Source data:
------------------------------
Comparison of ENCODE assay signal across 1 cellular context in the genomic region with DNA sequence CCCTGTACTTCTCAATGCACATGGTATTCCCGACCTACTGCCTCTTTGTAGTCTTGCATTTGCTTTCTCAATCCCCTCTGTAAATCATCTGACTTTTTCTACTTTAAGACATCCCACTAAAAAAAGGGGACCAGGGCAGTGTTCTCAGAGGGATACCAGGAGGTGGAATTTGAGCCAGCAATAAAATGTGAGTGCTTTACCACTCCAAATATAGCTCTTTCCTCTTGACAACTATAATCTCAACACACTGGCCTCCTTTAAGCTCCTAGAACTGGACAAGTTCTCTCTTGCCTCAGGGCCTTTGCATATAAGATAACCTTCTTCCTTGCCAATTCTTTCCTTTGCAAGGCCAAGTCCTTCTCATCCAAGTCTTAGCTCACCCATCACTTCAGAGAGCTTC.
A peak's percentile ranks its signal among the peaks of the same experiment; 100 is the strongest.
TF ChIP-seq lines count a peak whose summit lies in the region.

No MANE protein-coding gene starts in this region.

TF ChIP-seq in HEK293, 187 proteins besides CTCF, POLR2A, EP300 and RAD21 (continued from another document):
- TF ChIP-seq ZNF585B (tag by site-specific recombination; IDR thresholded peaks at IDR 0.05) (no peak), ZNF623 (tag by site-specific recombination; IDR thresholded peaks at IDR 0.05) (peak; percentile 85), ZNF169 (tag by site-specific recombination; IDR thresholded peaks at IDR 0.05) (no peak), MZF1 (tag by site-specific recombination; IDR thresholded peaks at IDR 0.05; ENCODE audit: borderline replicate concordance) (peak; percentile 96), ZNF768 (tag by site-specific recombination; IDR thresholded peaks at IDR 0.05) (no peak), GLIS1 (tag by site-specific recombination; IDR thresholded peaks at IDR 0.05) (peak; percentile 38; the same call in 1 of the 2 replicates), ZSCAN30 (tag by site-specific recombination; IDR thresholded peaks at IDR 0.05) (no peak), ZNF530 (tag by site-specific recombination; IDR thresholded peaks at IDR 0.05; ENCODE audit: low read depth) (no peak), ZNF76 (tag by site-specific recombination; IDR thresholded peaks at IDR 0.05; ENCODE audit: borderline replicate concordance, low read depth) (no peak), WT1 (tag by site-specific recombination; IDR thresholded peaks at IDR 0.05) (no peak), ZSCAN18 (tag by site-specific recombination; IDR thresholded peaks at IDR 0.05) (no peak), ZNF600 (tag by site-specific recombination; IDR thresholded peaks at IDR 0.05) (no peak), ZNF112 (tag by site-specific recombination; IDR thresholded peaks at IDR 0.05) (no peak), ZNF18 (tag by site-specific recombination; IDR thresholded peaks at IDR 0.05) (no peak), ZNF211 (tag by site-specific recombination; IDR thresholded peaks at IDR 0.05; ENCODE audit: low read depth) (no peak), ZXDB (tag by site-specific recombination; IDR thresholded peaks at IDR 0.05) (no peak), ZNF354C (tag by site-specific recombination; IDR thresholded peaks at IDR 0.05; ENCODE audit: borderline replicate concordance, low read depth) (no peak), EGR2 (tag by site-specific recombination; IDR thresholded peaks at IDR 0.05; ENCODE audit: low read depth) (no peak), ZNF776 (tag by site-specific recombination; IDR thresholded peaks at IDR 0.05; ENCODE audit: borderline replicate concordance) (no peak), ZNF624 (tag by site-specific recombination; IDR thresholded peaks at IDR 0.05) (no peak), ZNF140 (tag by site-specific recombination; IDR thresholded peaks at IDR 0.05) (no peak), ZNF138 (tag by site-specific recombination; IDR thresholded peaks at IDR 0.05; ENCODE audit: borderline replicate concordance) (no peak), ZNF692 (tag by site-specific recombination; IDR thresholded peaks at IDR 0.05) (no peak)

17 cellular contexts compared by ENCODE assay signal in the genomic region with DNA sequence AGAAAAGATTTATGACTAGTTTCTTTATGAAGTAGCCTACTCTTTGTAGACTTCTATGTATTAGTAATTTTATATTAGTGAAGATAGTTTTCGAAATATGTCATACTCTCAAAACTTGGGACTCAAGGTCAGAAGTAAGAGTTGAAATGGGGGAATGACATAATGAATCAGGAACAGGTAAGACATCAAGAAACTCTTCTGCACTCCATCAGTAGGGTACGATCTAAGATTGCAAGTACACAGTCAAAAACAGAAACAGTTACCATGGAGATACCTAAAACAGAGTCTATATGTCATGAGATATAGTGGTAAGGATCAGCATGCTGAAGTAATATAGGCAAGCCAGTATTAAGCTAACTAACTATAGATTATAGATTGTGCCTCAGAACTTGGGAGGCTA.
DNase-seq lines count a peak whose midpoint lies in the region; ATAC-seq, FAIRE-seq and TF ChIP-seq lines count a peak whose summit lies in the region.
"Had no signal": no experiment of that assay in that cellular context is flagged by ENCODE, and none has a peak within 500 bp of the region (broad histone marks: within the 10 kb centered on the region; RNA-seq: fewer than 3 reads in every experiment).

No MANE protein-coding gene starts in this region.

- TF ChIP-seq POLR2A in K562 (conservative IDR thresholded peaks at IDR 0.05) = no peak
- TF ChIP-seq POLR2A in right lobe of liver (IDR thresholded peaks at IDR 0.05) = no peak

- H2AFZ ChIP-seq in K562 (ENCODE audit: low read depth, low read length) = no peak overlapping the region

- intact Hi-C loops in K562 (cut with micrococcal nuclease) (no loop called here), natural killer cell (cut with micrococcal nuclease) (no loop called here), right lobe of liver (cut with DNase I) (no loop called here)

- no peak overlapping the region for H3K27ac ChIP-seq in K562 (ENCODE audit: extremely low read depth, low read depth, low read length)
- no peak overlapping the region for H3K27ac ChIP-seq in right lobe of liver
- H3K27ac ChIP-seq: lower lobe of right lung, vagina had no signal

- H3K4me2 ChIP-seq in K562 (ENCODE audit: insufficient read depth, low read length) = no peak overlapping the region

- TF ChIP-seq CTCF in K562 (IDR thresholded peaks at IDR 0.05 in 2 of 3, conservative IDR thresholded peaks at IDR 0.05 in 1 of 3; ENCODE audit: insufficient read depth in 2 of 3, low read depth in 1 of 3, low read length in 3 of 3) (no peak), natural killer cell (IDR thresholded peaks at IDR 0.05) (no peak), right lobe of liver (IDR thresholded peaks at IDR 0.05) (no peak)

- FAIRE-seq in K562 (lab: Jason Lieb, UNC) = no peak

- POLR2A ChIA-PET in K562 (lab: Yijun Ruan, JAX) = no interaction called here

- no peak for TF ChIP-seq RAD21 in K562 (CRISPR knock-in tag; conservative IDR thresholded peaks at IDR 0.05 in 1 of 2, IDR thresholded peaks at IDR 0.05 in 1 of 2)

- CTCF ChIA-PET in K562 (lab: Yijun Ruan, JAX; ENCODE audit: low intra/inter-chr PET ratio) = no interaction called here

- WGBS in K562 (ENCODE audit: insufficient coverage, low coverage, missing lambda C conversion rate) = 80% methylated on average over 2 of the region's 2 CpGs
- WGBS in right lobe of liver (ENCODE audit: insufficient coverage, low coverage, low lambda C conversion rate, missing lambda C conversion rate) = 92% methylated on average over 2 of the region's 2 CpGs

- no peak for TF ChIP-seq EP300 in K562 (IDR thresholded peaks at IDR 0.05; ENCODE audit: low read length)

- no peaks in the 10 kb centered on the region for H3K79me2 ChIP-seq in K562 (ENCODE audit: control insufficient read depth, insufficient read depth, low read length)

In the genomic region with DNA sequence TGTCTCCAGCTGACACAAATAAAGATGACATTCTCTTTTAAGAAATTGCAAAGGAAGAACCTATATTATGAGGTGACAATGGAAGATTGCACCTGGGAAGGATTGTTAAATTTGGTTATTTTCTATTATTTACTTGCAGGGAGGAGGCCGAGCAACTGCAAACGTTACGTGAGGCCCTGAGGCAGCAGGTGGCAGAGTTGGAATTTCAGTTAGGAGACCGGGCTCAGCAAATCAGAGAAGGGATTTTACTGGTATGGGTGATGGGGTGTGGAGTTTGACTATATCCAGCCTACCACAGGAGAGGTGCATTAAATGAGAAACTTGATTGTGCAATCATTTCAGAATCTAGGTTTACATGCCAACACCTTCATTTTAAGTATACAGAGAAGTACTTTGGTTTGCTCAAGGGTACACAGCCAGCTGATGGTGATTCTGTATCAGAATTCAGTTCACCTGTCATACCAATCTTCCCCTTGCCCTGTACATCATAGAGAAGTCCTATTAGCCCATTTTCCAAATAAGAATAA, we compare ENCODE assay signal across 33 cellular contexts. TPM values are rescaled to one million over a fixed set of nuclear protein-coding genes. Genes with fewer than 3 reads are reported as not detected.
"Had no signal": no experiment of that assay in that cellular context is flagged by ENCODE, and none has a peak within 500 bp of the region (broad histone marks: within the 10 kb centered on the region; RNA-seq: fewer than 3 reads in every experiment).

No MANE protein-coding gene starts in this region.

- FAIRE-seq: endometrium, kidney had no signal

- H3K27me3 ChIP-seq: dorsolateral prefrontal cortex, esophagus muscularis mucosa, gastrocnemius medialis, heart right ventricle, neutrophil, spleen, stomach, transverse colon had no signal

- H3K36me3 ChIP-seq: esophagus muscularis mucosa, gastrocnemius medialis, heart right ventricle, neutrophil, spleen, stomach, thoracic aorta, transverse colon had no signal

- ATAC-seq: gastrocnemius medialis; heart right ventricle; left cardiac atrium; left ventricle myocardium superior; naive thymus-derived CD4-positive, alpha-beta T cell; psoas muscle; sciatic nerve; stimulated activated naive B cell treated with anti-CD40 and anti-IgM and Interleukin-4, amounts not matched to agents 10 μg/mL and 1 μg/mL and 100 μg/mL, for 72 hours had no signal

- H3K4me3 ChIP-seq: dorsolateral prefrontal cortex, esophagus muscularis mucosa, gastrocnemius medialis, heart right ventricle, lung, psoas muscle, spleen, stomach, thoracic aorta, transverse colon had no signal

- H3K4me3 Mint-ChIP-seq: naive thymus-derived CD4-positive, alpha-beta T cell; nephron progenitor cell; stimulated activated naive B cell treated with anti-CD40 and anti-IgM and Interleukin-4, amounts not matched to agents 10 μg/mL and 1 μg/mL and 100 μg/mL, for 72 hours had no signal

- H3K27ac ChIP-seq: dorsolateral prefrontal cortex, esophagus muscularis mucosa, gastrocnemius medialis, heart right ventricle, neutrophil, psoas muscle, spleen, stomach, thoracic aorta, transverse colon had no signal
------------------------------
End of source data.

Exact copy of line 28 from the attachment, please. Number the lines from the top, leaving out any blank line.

In the genomic region with DNA sequence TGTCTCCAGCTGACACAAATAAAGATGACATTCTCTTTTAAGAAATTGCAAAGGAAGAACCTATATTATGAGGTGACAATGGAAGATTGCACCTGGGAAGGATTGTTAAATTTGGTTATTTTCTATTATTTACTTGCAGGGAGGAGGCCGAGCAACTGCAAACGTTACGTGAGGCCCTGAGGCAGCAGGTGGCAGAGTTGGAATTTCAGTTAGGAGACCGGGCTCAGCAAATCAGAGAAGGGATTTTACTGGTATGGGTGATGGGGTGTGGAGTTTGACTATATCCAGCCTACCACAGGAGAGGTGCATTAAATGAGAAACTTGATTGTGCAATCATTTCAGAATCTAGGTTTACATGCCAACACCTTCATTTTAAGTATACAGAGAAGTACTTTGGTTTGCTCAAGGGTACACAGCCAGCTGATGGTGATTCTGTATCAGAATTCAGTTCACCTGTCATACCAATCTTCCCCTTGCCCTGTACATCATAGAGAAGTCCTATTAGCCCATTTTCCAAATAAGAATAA, we compare ENCODE assay signal across 33 cellular contexts. TPM values are rescaled to one million over a fixed set of nuclear protein-coding genes. Genes with fewer than 3 reads are reported as not detected.